I did set my alarm and get up at 3am, made a mug of coffee and plonked myself down in front of the telly ready to watch Charlton win their 3rd game on the trot, or preferably a stroll. And what did TV7 decide to show? A recording of Manchester United beating Crystal Palace from Sunday, that's what.
Bloody typical. So it wasn't until the morning, having tried to recapture my dreams, that I discovered that it had been a cracking match against Fulham, deservedly won
Still, I wasn't going to waste my day. Was I?
Up at 8, don't be late, and off to the public launch of the National Movement for the Socialisation of Standard Public Toilets in Indonesia
held in the plush surroundings of Hotel Aston.
Having signed in and got my bag of goodies, it was a tad disappointing to see so many empty chairs as obviously a lot of effort had gone into preparing everything. I wasn't too enamoured either to have to sit through nigh on 40 minutes of a sales spiel from Domestos, whose free samples I was clutching. My impression was that all attendees were of the social class which enjoyed toilets which are clean and hygienic.
That there is a paucity of public toilets is something I've commented on previously
. I was pleased to find others with the same concern. They range from those with vested interests, such as Domestos, Toto, the World's Largest Toilet Manufacturer
rather than the rock group
- which came first? - and Mowilex, a Ciputra Group company
apparently, who make paint, sealants and stuff, to the only government department with the brief to construct public toilets, the Ministry of Tourism, and one gentleman from the city government's Department of Health who scarpered very quickly when he realised that I may have had something unpleasant to say.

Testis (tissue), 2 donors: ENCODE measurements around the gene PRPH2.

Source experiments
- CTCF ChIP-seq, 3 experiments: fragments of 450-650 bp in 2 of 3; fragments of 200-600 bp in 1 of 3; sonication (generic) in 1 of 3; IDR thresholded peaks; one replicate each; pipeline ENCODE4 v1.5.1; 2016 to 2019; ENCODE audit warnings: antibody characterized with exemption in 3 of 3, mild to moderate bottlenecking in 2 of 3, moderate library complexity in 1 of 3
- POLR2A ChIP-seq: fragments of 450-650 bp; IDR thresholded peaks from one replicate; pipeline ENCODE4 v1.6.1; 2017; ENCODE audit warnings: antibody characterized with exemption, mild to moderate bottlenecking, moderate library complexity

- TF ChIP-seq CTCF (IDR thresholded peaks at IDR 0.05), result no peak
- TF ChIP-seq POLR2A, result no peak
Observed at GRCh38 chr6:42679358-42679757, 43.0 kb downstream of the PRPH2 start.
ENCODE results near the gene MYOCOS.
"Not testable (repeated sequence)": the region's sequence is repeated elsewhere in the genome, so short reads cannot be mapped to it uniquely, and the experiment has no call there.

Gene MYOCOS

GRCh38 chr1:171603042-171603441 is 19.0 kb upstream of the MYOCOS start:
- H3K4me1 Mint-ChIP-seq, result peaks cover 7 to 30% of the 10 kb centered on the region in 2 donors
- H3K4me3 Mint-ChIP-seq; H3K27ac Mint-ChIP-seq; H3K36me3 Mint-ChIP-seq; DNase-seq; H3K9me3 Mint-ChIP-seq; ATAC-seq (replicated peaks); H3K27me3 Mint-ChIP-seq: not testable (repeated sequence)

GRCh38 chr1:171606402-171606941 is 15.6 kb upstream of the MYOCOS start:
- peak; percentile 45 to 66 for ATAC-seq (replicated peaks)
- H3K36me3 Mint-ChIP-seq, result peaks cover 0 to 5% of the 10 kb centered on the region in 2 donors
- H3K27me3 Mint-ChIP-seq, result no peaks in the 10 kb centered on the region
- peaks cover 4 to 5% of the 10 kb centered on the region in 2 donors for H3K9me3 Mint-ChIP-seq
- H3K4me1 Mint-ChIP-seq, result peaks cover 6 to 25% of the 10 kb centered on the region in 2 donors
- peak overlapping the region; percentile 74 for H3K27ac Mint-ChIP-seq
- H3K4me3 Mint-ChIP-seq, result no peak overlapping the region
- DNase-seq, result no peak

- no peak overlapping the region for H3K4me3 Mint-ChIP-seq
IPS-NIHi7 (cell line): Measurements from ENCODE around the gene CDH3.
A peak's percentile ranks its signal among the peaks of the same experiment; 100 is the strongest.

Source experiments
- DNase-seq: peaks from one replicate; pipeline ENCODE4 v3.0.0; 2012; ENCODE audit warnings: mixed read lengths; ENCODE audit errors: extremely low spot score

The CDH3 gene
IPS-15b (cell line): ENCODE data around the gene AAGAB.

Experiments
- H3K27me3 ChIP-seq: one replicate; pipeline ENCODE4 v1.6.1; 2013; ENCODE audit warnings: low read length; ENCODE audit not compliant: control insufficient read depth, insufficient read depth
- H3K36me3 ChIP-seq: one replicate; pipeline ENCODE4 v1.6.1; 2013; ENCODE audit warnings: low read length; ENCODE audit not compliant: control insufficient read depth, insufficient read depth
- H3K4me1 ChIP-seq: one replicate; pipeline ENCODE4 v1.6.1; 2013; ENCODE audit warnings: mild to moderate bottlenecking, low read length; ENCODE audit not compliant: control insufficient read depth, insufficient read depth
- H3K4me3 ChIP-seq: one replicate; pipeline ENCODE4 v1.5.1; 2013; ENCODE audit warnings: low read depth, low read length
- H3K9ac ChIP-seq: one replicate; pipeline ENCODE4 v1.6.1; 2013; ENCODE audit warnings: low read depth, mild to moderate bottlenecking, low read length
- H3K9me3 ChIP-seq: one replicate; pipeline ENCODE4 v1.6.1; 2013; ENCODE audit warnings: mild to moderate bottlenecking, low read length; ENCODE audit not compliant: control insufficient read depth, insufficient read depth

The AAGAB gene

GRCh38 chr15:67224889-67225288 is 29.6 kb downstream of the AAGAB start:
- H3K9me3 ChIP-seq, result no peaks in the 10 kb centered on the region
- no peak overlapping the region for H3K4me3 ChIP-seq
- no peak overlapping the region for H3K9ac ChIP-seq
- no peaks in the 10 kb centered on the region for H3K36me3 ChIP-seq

I then had a lengthy chat with some of the principals involved in this campaign, namely Naning Adiwoso, the co-ordinator, and Enny Herawati, the promoter. I asked about the involvement of a multi-national such as Unilever, which professes to have a concern for the environment
whilst some environmentalists think the company is evil
because of the pollution caused by the chemicals used in the manufacture of its products.
As always, the answer is simple. They provide funding which enables a higher profile ~ and this was certainly a very professional launch. Naning mentioned that visitors to Borobudur will soon be able to benefit from model toilets, built with the design expertise of the Indonesian Institute of Architects
There wasn't time to discuss the use of dry toilets, although Naning agreed that this is a technology worthy of further investigation, especially as the slogan for this campaign is Kering Itu Sehat
(Dry is Healthy).
I counted four journalists covering the event so I look forward with interest to reading tomorrow's papers, though I won't hold my breath. As with all community-based initiatives, it is the sum of all our efforts which prove the most successful.
An invitation is extended to all who wish to contribute thoughts and information regarding the whereabouts of any public toilets in Jakarta to contact us at Jalan-Jalan Jakarta
, the H.Q. of Jakarta's Good Loo Guide.
All in all, it hasn't been too shitty a day.